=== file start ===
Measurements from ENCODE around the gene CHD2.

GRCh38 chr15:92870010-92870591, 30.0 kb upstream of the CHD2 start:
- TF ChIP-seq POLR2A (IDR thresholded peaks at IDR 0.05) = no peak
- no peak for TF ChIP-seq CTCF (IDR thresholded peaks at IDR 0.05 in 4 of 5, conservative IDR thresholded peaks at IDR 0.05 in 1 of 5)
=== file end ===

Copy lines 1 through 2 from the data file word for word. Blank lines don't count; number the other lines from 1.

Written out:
Measurements from ENCODE around the gene CHD2.

GRCh38 chr15:92870010-92870591, 30.0 kb upstream of the CHD2 start: